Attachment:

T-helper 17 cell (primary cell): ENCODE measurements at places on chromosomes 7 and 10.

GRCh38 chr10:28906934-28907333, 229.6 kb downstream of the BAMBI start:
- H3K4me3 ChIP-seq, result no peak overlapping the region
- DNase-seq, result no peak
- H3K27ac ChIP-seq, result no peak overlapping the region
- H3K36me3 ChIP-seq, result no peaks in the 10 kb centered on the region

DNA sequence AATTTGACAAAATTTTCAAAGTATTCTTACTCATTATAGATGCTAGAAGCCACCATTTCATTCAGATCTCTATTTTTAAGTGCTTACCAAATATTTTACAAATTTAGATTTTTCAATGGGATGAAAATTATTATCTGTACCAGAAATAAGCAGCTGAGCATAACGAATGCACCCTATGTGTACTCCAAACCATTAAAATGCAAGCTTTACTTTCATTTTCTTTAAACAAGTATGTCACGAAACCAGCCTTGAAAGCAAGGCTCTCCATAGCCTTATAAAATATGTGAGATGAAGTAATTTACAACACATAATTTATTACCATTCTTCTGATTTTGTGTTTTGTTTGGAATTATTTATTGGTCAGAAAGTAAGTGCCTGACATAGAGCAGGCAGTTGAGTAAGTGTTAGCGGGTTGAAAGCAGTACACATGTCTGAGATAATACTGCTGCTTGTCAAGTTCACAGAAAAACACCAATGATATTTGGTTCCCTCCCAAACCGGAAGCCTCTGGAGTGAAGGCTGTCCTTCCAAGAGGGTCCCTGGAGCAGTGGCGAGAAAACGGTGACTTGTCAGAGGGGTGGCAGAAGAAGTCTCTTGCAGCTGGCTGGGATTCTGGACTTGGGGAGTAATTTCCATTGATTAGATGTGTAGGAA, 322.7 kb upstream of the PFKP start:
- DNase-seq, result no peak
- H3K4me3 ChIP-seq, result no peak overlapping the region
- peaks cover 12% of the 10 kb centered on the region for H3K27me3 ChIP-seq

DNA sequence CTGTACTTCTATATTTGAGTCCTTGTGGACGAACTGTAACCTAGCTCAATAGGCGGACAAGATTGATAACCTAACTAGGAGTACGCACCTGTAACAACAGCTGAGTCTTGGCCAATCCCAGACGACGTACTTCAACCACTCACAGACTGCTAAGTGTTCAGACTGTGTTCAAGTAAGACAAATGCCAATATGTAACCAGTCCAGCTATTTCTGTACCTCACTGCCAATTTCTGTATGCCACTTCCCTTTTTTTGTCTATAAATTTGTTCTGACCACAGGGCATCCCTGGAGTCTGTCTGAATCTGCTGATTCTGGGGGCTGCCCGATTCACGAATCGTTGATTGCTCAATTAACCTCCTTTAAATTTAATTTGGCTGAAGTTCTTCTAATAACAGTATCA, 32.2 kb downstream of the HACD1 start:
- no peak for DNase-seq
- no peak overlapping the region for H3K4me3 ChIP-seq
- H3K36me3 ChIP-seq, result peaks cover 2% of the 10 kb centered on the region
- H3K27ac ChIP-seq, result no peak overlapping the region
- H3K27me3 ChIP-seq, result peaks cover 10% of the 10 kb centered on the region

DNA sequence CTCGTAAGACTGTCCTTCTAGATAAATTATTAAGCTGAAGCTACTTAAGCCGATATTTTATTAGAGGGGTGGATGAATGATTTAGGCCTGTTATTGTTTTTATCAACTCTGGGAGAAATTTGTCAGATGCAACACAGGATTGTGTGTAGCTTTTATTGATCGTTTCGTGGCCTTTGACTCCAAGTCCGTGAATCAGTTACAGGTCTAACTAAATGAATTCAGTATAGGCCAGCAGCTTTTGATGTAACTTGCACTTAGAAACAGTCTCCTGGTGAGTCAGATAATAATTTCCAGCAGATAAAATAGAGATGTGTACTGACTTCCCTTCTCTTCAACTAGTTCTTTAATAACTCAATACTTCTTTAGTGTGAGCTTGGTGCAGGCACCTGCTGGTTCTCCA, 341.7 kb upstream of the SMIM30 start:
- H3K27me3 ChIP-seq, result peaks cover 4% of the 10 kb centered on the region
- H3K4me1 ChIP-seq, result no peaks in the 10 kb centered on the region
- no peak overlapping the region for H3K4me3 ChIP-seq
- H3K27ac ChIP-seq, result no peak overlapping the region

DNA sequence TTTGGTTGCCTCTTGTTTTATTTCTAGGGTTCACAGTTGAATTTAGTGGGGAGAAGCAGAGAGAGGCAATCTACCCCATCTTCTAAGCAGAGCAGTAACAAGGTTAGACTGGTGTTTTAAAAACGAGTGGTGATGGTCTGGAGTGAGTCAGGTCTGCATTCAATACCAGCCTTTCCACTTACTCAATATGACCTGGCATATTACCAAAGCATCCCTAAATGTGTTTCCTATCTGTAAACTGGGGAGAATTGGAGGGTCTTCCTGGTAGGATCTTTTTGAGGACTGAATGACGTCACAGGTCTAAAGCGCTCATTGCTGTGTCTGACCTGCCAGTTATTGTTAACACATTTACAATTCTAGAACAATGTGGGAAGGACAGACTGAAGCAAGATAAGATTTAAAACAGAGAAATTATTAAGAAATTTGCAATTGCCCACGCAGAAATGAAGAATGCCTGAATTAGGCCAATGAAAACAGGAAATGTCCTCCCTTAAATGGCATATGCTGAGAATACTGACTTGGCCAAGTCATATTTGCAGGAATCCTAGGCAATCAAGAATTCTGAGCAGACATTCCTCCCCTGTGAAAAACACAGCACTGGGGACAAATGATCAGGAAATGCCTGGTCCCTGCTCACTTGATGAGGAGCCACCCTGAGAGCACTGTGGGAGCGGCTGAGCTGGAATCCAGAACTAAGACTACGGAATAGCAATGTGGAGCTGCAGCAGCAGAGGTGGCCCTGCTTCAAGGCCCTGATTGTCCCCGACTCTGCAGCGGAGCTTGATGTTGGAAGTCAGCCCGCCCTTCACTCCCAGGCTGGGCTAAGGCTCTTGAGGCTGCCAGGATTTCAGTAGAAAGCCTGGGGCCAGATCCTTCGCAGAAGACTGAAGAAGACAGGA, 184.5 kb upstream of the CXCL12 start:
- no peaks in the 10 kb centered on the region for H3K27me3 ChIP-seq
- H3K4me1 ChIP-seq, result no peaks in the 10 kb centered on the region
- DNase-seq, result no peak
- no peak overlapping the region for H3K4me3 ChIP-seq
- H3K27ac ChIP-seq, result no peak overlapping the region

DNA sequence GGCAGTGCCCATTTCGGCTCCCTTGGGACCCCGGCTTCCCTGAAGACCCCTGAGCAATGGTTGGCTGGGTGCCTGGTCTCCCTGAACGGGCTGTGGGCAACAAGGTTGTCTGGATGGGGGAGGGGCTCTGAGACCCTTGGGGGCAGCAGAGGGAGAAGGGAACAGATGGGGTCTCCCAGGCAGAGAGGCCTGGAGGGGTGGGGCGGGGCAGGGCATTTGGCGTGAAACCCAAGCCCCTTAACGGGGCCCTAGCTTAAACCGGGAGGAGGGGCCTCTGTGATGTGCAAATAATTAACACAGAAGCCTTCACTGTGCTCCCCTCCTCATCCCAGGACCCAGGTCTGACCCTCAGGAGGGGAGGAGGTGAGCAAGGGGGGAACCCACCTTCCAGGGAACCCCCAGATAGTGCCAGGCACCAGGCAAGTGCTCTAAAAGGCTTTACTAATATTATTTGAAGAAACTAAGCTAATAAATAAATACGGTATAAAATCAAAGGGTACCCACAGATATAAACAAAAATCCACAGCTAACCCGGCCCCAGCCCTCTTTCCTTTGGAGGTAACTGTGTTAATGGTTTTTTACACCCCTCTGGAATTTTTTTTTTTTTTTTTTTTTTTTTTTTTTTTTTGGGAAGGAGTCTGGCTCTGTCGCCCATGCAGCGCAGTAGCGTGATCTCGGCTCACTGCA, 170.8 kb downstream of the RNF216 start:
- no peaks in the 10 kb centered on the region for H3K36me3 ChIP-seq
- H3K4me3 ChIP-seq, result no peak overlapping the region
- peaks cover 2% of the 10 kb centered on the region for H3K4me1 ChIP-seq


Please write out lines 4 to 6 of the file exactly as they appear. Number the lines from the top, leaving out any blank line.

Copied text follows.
- DNase-seq, result no peak
- H3K27ac ChIP-seq, result no peak overlapping the region
- H3K36me3 ChIP-seq, result no peaks in the 10 kb centered on the region